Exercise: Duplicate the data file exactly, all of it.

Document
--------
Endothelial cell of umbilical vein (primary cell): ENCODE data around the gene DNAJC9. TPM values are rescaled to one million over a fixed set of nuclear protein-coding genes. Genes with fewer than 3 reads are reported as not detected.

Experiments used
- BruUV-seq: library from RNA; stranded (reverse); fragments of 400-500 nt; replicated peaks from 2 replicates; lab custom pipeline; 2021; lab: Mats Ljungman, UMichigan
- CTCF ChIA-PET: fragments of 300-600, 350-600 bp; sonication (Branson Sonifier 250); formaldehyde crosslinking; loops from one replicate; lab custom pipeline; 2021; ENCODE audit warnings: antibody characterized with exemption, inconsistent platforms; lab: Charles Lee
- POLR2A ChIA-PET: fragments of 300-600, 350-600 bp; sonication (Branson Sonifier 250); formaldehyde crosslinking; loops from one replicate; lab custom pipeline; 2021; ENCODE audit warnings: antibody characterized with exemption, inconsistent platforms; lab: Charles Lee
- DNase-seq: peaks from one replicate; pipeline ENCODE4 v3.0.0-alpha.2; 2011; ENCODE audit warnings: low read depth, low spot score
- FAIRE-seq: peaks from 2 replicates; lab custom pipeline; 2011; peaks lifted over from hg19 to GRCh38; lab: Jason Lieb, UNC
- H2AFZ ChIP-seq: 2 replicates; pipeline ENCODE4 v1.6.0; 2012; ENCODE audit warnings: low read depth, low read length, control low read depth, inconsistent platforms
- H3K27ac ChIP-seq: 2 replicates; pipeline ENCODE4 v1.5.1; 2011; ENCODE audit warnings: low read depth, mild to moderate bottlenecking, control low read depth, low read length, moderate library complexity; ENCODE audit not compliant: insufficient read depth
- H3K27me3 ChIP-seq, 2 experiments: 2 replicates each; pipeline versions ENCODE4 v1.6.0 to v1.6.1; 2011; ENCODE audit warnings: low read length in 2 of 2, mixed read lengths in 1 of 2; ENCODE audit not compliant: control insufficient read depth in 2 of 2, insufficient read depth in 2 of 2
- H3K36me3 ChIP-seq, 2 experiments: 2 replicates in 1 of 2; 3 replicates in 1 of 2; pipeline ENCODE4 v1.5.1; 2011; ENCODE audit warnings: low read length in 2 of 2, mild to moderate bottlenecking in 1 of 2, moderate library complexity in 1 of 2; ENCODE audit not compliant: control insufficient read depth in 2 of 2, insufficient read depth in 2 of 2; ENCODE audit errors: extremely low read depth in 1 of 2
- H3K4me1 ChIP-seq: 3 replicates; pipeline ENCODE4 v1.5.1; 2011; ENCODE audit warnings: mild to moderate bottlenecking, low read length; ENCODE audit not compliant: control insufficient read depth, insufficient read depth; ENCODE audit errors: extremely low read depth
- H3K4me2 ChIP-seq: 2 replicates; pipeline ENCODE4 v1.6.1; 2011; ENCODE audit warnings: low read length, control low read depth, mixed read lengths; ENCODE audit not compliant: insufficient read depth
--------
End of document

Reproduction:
Endothelial cell of umbilical vein (primary cell): ENCODE data around the gene DNAJC9. TPM values are rescaled to one million over a fixed set of nuclear protein-coding genes. Genes with fewer than 3 reads are reported as not detected.

Experiments used
- BruUV-seq: library from RNA; stranded (reverse); fragments of 400-500 nt; replicated peaks from 2 replicates; lab custom pipeline; 2021; lab: Mats Ljungman, UMichigan
- CTCF ChIA-PET: fragments of 300-600, 350-600 bp; sonication (Branson Sonifier 250); formaldehyde crosslinking; loops from one replicate; lab custom pipeline; 2021; ENCODE audit warnings: antibody characterized with exemption, inconsistent platforms; lab: Charles Lee
- POLR2A ChIA-PET: fragments of 300-600, 350-600 bp; sonication (Branson Sonifier 250); formaldehyde crosslinking; loops from one replicate; lab custom pipeline; 2021; ENCODE audit warnings: antibody characterized with exemption, inconsistent platforms; lab: Charles Lee
- DNase-seq: peaks from one replicate; pipeline ENCODE4 v3.0.0-alpha.2; 2011; ENCODE audit warnings: low read depth, low spot score
- FAIRE-seq: peaks from 2 replicates; lab custom pipeline; 2011; peaks lifted over from hg19 to GRCh38; lab: Jason Lieb, UNC
- H2AFZ ChIP-seq: 2 replicates; pipeline ENCODE4 v1.6.0; 2012; ENCODE audit warnings: low read depth, low read length, control low read depth, inconsistent platforms
- H3K27ac ChIP-seq: 2 replicates; pipeline ENCODE4 v1.5.1; 2011; ENCODE audit warnings: low read depth, mild to moderate bottlenecking, control low read depth, low read length, moderate library complexity; ENCODE audit not compliant: insufficient read depth
- H3K27me3 ChIP-seq, 2 experiments: 2 replicates each; pipeline versions ENCODE4 v1.6.0 to v1.6.1; 2011; ENCODE audit warnings: low read length in 2 of 2, mixed read lengths in 1 of 2; ENCODE audit not compliant: control insufficient read depth in 2 of 2, insufficient read depth in 2 of 2
- H3K36me3 ChIP-seq, 2 experiments: 2 replicates in 1 of 2; 3 replicates in 1 of 2; pipeline ENCODE4 v1.5.1; 2011; ENCODE audit warnings: low read length in 2 of 2, mild to moderate bottlenecking in 1 of 2, moderate library complexity in 1 of 2; ENCODE audit not compliant: control insufficient read depth in 2 of 2, insufficient read depth in 2 of 2; ENCODE audit errors: extremely low read depth in 1 of 2
- H3K4me1 ChIP-seq: 3 replicates; pipeline ENCODE4 v1.5.1; 2011; ENCODE audit warnings: mild to moderate bottlenecking, low read length; ENCODE audit not compliant: control insufficient read depth, insufficient read depth; ENCODE audit errors: extremely low read depth
- H3K4me2 ChIP-seq: 2 replicates; pipeline ENCODE4 v1.6.1; 2011; ENCODE audit warnings: low read length, control low read depth, mixed read lengths; ENCODE audit not compliant: insufficient read depth